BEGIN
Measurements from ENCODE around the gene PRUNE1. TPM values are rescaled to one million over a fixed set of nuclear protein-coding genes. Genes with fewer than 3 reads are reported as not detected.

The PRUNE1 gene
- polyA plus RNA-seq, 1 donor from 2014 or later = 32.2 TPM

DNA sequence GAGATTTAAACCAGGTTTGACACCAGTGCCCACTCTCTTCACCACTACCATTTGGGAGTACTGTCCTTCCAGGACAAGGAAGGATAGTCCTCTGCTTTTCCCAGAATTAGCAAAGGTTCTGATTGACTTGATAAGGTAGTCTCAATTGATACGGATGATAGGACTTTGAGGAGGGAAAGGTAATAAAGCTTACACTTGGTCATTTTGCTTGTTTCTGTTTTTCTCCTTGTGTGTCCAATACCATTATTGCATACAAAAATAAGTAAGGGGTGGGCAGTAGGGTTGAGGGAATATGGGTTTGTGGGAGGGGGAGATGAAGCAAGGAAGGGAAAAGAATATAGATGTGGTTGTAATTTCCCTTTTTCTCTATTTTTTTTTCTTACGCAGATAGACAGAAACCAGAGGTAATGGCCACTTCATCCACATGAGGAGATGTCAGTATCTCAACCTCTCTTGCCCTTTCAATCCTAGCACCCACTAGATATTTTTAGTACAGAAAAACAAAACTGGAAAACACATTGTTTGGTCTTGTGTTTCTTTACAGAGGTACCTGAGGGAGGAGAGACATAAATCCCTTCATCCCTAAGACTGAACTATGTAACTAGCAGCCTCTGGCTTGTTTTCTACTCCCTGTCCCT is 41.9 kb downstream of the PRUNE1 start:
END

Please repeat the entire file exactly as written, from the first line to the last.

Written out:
Measurements from ENCODE around the gene PRUNE1. TPM values are rescaled to one million over a fixed set of nuclear protein-coding genes. Genes with fewer than 3 reads are reported as not detected.

The PRUNE1 gene
- polyA plus RNA-seq, 1 donor from 2014 or later = 32.2 TPM

DNA sequence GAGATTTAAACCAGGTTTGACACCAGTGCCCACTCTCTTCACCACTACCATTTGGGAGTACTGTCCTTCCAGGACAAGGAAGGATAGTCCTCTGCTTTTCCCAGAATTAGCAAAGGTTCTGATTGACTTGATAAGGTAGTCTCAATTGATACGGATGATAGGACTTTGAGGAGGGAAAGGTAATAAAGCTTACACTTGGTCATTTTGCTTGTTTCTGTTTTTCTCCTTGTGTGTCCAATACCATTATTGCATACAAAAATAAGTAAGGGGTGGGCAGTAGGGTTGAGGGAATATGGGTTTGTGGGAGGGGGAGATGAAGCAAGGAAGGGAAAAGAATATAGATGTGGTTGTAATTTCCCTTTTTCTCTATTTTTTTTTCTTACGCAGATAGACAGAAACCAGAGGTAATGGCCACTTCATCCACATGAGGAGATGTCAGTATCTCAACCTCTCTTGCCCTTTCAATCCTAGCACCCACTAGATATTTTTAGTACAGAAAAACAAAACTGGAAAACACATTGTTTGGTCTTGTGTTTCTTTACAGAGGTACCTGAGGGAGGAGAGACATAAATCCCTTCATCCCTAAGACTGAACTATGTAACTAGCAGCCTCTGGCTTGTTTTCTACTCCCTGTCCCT is 41.9 kb downstream of the PRUNE1 start: